Work Package 5
Expansion of genetics and genomics within the NHS requires training and education of the wider clinical workforce to support conversations and shared decision-making between healthcare professionals and patients. Work package 5 will build on previous work from the team at St George's University of London and create sustainable educational resources for cancer genetics that are mindful of ease of accessibility, time pressures of busy front facing clinicians, and clinical need.
Massive Online Open Courses are made available through platforms, such as FutureLearn, to all interested learners.
The team are working with clinicians, laboratory staff, genetic counsellors and others across the programme to deliver a suite of courses covering the fundamental principles of variant interpretation, inherited cancer susceptibility, and somatic gene interpretation.
The first two courses are planned to go live in 2022 on FutureLearn.
Effective and accurate communication of risks, benefits and uncertainties surrounding cancer genetics is hugely important for shared decision-making with patients.
The team have collaborated with the Winton Centre for Risk and Evidence Communication to produce a cancer genetics focussed eLearning course on risk communication.
The course is accessible via the Winton Centre moodle site or via the Health Education England e-Learning site for NHS employees.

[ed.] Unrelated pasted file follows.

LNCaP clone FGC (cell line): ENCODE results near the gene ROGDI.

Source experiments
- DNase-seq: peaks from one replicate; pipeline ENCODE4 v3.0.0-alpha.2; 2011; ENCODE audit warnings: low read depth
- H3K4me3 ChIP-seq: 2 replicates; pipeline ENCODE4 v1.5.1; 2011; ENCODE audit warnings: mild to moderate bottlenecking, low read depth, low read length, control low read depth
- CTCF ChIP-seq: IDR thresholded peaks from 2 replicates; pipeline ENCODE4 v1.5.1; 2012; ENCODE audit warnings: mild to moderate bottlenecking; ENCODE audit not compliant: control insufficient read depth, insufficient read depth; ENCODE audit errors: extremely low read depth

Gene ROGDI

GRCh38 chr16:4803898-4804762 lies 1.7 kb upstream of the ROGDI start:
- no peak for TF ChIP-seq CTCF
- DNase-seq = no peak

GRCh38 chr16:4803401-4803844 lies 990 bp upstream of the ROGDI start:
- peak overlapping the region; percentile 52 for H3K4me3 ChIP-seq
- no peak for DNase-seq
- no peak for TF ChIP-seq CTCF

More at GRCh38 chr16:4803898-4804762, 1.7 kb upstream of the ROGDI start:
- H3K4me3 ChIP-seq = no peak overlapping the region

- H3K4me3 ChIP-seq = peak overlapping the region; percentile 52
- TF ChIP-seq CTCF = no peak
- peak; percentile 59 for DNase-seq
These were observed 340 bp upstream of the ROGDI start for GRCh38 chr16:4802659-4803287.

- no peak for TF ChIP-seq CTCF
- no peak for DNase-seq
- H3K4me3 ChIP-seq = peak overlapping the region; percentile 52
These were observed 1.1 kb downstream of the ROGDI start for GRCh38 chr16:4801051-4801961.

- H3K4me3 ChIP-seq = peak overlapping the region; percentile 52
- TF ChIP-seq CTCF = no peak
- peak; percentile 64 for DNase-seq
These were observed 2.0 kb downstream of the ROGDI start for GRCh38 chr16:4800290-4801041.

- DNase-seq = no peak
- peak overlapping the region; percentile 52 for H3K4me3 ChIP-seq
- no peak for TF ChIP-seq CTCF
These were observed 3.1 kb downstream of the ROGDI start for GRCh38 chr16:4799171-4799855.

Training Needs Analysis
To ensure that training and educational resources are best focussed to meet the needs of the clinical workforce, the team are working with external collaborators to conduct Training Needs Analyses (TNA) of different clinical groups, including oncology specialists and trainees with our oncology panel chain, Dr Ellen Copson (University of Southampton).
The findings of the TNAs will be used to inform future work and plan sustainable training and education opportunities.
Meet The Team
Publications and Resources
Winton Centre moodle site
Health Education England e-Learning site
CanGene-CanVar Work Package 5, Winton Centre for Risk and Evidence Communication, Academy of Medical Royal Colleges, Australian Commission on Safety and Quality in Health Care.
Management of patients with germline predisposition to haematological malignancies considered for allogeneic blood and marrow transplantation: Best practice consensus guidelines from the UK Clinical Genetics Group (UKCGG), CanGene-CanVar, NHS England Genomic Laboratory Hub (GLH) Haematological Malignancies Working Group and the British Society of Blood and Marrow Transplantation and cellular therapy (BSBMTCT)
British Journal of Haematology
First published: 14 February 2023
Andrew Clark, Sally Thomas, Angela Hamblin, Polly Talley, Austin Kulasekararaj, Jacob Grinfeld, Beverley Speight, Katie Snape, Terri P. McVeigh, John A. Snowden
Germline predisposition to haematological malignancies: Best practice consensus guidelines from the UK Cancer Genetics Group (UKCGG), CanGene-CanVar and the NHS England Haematological Oncology Working Group
British Journal of Haematology
First published: 06 February 2023
Beverley Speight, Helen Hanson, Clare Turnbull, Steven Hardy, James Drummond, Jamshid Khorashad, Christopher Wragg, Paula Page, Nicholas W. Parkin, Ana Rio-Machin, Jude Fitzgibbon, Austin Gladston Kulasekararaj, Angela Hamblin, Polly Talley, Terri P. McVeigh, Katie Snape, Consensus Meeting Attendees
Mainstreaming of genomics in oncology: a nationwide survey of the genomics training needs of UK oncologists
Rippie K Tutika, James A Bennett, Jean Abraham, Katie Snape, Katrina Tatton-Brown, Zoe Kemp, Ellen Copson and Mark R Openshaw